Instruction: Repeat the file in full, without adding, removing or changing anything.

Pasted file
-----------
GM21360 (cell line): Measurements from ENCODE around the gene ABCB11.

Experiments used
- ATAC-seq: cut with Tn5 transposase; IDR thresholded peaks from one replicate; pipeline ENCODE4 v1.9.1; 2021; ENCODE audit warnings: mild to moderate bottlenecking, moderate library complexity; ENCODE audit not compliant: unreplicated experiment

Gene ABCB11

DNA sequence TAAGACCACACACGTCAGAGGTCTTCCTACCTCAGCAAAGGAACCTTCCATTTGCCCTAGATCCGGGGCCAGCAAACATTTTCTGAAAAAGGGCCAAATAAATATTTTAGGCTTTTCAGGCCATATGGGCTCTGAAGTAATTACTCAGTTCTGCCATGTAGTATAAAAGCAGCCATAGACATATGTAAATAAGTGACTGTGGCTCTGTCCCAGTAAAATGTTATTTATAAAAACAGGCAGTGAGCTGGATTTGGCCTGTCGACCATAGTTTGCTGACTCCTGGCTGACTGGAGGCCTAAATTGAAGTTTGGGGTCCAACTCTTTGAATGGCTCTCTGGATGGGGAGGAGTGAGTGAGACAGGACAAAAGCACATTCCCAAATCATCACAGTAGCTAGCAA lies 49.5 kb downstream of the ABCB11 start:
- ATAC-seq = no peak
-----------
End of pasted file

GM21360 (cell line): Measurements from ENCODE around the gene ABCB11.

Experiments used
- ATAC-seq: cut with Tn5 transposase; IDR thresholded peaks from one replicate; pipeline ENCODE4 v1.9.1; 2021; ENCODE audit warnings: mild to moderate bottlenecking, moderate library complexity; ENCODE audit not compliant: unreplicated experiment

Gene ABCB11

DNA sequence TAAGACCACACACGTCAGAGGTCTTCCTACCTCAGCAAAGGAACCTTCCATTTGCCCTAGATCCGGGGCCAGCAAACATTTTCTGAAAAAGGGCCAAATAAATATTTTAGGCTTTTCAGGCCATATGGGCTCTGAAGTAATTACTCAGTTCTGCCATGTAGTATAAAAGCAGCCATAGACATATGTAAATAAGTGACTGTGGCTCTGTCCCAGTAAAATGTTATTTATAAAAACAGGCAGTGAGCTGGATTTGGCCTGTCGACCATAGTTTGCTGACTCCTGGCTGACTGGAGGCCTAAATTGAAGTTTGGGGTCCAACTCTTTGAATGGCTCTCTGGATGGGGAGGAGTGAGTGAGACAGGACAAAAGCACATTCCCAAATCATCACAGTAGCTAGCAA lies 49.5 kb downstream of the ABCB11 start:
- ATAC-seq = no peak